Thursday, 29 May 2014

Egypt's former Military leader, Abdel-Fattah al-Sisi finally announced winner of poll

General Abdel Fattah al-Sisi Reuters -Supporters of Egypt's former Defence Minister Abdel Fattah al-Sisi ...
 With nearly all votes counted, Egypt's former military chief has won a crushing victory over his sole opponent with more than 92% of the votes, according to results announced by his campaign early on Thursday.

The campaign of retired field marshal Abdel-Fattah al-Sisi said he won 23.38 million votes, with left-wing politician Hamdeen Sabahi taking 735 285. Invalid votes were 1.07 million, or nearly 350 000 more than the number of votes for the 59-year-old Sabahi.

Al-Sisi's win was never in doubt, but the career infantry officer, also 59, had hoped for a strong turnout to bestow legitimacy on his ouster last July of Egypt's first freely elected president, the Islamist Mohammed Morsi.

However, al-Sisi's campaign said turnout nationwide was around 44%, even after voting was extended for a third day on Wednesday — well below the nearly 52% won by Morsi in June 2012.

In his final campaign TV interview last week, al-Sisi set the bar even higher, saying he wanted more than 40 million voters — there are nearly 54 million registered voters — to cast ballots to "show the world" the extent of his popular backing.

Al-Sisi supporters held all-night celebrations in Cairo, with several thousands gathered at the central Tahrir square, birthplace of the 2011 uprising that toppled longtime autocrat Hosni Mubarak. They waved Egyptian flags, al-Sisi posters and danced.

Lack of enthusiasm

There were similar celebrations in the Mediterranean city of Alexandria and a string of other cities north of the capital and in the Oasis province of Fayoum southwest of Cairo.

Critics said the lack of enthusiasm at the polls was in part due to apathy among even al-Sisi supporters, knowing that his victory was a foregone conclusion. Others said it showed discontent with al-Sisi, not just among his Islamist foes but also among a broader section of the public that believes he has no concrete plans for Egypt's woes and fears he will return Egypt to the autocratic ways of Hosni Mubarak.

The tepid turnout was particularly embarrassing because the government and media had been whipping up adulation for al-Sisi over the past 10 months, depicting him as a warrior against terrorism and the only person able to tackle Egypt's economic problems, high unemployment, inflation and instability.

Al-Sisi's supporters in the Egyptian media have been in a panic the past two days. Political talk show hosts and newscasters urged people to vote, warning that otherwise the Brotherhood will be encouraged to step up its challenge to the new government.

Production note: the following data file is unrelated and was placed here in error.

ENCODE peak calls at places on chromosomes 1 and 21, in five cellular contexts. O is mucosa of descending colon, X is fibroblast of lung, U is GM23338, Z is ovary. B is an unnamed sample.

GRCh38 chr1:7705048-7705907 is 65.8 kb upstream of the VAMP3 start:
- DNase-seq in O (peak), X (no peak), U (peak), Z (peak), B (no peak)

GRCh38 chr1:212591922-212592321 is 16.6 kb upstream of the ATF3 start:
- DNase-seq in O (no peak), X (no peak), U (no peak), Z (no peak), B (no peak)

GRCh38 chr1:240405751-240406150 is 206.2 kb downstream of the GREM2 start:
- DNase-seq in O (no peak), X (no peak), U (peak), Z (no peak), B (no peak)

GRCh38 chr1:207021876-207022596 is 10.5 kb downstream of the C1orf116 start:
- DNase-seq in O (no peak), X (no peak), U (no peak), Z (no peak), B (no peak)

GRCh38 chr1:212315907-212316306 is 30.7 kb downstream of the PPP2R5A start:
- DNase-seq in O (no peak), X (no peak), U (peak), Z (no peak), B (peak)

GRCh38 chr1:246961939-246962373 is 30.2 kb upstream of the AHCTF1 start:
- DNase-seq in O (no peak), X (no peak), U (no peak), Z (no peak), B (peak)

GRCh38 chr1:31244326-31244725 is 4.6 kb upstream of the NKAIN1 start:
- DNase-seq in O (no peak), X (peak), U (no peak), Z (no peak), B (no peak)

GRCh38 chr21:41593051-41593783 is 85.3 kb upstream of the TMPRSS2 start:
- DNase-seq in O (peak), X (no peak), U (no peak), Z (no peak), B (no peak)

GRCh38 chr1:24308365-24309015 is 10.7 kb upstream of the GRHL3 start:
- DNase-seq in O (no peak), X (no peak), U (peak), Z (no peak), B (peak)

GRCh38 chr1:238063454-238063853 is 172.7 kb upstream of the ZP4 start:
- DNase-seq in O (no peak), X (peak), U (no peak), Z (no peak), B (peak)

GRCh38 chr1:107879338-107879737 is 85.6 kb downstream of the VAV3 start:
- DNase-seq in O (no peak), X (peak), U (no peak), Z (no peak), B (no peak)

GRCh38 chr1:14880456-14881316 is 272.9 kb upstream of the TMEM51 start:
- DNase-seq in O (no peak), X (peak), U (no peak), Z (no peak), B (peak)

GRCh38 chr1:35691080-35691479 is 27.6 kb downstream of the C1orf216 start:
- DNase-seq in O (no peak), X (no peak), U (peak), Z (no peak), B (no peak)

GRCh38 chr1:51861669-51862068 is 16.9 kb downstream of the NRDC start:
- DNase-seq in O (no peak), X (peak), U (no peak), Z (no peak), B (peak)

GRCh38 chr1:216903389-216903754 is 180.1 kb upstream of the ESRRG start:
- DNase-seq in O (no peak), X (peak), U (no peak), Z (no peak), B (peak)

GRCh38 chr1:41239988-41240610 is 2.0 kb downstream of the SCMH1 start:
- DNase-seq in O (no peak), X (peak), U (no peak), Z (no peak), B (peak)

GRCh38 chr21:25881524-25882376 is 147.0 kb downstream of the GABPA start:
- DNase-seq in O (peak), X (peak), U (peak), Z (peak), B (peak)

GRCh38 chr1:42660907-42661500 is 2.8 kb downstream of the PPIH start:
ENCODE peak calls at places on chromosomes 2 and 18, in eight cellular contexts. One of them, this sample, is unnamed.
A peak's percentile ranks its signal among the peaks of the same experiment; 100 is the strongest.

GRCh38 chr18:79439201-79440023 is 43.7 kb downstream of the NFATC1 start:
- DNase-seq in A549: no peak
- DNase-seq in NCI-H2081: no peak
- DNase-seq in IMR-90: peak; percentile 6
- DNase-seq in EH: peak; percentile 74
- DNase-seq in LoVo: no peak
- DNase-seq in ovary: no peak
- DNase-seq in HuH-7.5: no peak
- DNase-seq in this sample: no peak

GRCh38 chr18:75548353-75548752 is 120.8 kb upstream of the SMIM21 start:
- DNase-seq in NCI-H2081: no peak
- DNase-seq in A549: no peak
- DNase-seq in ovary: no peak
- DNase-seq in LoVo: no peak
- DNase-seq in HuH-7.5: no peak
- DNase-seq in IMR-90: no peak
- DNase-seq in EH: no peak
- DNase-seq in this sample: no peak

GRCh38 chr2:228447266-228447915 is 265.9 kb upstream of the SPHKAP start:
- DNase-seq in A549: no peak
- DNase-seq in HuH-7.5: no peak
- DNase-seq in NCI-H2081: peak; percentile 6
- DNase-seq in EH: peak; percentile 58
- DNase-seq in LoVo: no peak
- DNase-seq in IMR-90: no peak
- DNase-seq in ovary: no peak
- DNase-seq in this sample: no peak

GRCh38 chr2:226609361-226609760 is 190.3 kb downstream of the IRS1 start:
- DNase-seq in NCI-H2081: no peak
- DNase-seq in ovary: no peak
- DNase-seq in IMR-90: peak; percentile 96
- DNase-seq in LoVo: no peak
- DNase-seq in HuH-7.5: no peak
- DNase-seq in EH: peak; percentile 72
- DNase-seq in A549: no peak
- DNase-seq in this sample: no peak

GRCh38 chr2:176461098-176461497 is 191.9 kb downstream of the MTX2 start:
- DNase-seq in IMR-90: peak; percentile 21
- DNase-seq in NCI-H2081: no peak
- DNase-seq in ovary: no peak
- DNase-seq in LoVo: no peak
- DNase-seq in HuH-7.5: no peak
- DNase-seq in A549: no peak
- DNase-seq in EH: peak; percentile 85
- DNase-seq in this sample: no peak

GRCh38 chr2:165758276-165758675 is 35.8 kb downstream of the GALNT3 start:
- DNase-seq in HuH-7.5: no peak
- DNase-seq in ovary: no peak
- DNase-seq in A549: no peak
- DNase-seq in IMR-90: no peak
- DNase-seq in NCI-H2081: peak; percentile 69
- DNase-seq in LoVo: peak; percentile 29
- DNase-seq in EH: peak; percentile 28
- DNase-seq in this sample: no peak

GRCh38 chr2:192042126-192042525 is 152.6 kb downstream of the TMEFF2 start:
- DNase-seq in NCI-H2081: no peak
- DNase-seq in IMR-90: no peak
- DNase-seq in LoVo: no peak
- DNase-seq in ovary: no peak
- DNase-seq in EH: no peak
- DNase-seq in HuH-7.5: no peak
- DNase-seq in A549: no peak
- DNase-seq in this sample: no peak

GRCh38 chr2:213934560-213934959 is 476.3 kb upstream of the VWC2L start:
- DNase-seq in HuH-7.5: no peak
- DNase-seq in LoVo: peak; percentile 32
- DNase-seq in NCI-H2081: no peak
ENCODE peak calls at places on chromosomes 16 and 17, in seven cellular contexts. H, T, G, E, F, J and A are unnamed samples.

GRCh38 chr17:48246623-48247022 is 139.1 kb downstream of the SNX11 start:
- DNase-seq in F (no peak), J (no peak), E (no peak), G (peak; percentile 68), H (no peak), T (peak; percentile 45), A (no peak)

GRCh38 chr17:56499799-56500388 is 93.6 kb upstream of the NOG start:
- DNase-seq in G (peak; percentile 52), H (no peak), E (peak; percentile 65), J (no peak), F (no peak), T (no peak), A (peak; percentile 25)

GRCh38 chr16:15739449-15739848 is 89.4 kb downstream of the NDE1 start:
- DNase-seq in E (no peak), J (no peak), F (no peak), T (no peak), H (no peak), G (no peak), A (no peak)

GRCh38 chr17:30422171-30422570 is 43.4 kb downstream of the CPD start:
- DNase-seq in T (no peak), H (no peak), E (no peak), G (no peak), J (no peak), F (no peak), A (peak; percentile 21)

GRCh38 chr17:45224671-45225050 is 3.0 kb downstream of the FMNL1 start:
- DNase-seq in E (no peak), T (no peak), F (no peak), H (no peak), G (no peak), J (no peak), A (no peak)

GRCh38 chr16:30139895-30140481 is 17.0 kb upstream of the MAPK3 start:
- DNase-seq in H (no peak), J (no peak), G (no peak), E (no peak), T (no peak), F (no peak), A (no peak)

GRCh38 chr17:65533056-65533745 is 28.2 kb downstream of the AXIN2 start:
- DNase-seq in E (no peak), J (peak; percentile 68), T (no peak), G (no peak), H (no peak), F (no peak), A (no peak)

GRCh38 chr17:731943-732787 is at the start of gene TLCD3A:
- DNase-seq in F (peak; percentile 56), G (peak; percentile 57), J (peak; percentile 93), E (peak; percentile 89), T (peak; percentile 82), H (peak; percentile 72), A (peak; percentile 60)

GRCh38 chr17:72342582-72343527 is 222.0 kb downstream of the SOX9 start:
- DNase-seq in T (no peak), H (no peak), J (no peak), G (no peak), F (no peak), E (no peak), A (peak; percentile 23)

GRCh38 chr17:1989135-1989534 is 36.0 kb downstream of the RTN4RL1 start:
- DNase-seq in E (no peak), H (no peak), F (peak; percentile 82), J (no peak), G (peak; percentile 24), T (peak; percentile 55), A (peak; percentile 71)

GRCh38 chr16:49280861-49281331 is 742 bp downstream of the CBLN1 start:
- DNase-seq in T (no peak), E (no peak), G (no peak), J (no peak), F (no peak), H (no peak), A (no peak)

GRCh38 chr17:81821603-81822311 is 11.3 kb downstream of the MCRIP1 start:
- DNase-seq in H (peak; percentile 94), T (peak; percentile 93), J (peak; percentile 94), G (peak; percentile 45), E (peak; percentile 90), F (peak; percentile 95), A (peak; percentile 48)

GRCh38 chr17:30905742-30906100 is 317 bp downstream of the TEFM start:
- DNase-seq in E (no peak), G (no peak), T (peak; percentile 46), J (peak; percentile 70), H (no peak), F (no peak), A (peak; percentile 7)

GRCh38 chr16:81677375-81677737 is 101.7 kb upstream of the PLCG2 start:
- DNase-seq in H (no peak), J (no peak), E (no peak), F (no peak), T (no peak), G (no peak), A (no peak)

Prominent TV talk show host Amr Adeeb angrily said that by not voting, Egyptians might as well "go directly to the prison and return Mohammed Morsi to power".

"Tell him, 'Your Excellency, president Mohammed Morsi, please come out and rule us,'" he said.

Egypt’s electoral process

The abrupt decision by the election commission to add another day of voting on Wednesday raised complaints that authorities were tipping the playing field in al-Sisi's favour.

US-based Democracy International, which had been observing the vote, said the extension "raises more questions about the independence of the election commission, the impartiality of the government, and the integrity of Egypt's electoral process".

It said its observer teams outside of Cairo had ended their mission as scheduled on Tuesday. Some other international monitoring teams also left the country, since they had only planned for two days of voting, though EU monitors stayed on.

Sabahi, al-Sisi's only opponent in the race, protested the extension, saying it aimed to "distort" the will of the people. His campaign pulled its representatives from polling stations on Wednesday in protest against what it called a campaign of intimidation and arrests of its campaign workers. He, however, refused to bow to pressure from his camp to withdraw in protest, arguing that staying in the race qualifies him to "fight future battles."

Sabahi's spokesperson, Hossam Moenis, told ONTV network that a member of the campaign has been referred to a military tribunal.

Channel for democracy

"We are digging a channel for democracy ... in the face of an undemocratic project," he said. "The same mentality that we thought we managed to topple on Jan. 25, is back and ruling," — a reference to the start of the 18-day, anti-Mubarak uprising in 2011.

Only a handful of voters, or none at all, were at polling centres in multiple districts toured by Associated Press reporters Wednesday. At some, music played and kids painted Egyptian flags or al-Sisi's name on their faces as the occasional voter drifted in. TV images beamed from more than a dozen locations across Egypt showed similar scenes.

"People are lazy, depressed or frustrated. They knew what the result will be even before the vote," said Amani Fikry, a manager in a privately-owned company. "They are exhausted from three years of constant troubles."

In Cairo's Sayeda Zeinab district, loudspeakers played patriotic songs at an empty polling centre. Two al-Sisi backers scribbled words of support on posters of the candidate that had been defaced with insulting graffiti.